'Chocolate', is a cultivar with pollination-dependent chocolate-colored flesh and an acorn-shape that many people rave about as a fantastic-flavored persimmon. It is also non-astringent before it is fully ripe. Flavor is a very personal thing, but my family and I were unanimous that this was the lowest-quality persimmon we grew. The brown flesh was novel and it made very good dried persimmons, but we ended up either drying the whole crop or turning it into persimmon vinegar because no one wanted to eat more than one or two of the fresh ones.

'Fuyu' is the most-common Asian cultivar found in the U.S. It is a good-quality persimmon whose fruit is wider than tall and they lose astringency before they fully ripen, making it possible to eat them when they are still firm. My mother-in-law used to eat them when they were as crunchy as an apple. I didn't like them that way because I thought they hadn't developed their sweet-spicy potential, but maybe it suits your taste, too. They also make a superior dried product as it retains its golden-orange color after drying.
'Hachiya' is the most-common astringent-type Asian persimmon grown in the U.S. It is an acorn-shaped orange-fleshed fruit that needs to be fully ripe before eating. I don't see any advantage vs. 'Fuyu', so I didn't plant this one again when we moved to Pittsboro.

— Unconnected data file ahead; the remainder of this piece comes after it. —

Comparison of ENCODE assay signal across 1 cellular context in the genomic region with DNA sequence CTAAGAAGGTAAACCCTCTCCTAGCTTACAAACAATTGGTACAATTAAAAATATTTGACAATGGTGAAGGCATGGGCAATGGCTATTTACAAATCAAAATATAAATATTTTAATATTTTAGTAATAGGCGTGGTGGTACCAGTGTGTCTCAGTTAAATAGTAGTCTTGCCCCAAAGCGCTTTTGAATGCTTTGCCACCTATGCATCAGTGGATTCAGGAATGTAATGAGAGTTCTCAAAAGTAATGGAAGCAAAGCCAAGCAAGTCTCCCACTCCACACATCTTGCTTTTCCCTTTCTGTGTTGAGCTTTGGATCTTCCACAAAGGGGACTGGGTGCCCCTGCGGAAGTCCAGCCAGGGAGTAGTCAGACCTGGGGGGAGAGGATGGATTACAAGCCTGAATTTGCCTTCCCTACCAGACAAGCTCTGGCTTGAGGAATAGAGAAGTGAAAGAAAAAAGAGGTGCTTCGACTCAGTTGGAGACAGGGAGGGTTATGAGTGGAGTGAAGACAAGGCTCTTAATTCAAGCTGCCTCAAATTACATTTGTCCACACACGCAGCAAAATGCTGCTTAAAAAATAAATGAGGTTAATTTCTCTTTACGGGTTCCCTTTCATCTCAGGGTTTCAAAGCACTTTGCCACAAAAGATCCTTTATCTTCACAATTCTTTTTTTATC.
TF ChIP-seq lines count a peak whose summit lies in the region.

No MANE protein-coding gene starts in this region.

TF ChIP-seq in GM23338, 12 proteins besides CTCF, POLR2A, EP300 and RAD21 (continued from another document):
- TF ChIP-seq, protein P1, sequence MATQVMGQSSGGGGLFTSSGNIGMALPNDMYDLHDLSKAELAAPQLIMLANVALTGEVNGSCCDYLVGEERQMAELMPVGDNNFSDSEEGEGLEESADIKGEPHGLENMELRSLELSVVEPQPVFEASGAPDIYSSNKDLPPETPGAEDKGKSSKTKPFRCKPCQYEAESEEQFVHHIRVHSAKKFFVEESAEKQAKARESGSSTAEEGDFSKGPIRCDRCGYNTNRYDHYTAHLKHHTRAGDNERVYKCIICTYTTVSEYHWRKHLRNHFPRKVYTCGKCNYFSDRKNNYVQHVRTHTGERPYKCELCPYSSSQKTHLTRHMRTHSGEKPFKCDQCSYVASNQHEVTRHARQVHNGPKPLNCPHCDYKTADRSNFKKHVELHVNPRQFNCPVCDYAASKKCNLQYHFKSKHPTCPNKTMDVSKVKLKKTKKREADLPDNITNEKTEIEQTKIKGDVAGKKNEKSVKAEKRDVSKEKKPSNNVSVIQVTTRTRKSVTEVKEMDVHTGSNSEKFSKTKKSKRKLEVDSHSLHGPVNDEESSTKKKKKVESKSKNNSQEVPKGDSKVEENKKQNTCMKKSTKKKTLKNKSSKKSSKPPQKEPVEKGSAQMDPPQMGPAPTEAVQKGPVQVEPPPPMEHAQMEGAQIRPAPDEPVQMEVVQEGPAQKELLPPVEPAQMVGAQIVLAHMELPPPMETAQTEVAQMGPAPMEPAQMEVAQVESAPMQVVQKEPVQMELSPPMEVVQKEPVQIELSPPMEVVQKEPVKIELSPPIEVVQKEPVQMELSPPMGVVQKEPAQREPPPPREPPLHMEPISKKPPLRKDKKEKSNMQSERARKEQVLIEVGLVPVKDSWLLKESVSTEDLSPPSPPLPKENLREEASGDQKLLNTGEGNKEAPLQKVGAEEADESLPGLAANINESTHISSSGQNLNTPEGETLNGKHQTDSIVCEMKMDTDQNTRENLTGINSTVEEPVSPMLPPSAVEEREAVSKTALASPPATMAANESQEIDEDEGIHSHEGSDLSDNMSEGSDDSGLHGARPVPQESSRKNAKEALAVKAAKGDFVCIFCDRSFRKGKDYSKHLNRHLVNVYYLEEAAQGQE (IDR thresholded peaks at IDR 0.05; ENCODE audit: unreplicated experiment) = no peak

In Pittsboro, I again planted 'Chocolate' (although I wouldn't again) and 'Fuyu' and added 'Coffee Cake' (aka 'Nishimura Wase'), and two Asian X American hybrids, 'Nikita's Gift' and 'Russian Beauty'. The 'Russian Beauty' was attacked by borers and didn't fruit, but the others did.

Top view of ripening 'Nikita's Gift' persimmon fruit and leaves. These fruit are about 2 months away from being ripe.

'Coffee Cake' is currently my favorite Asian persimmon. It is non-astringent, large and has a wonderful spicy-sweet taste. It ripens quite early, when the weather is still hot, which is nice that it opens the season, before other persimmons are available, but can be a problem because wasps are still very active and they swarm around any holes that birds peck.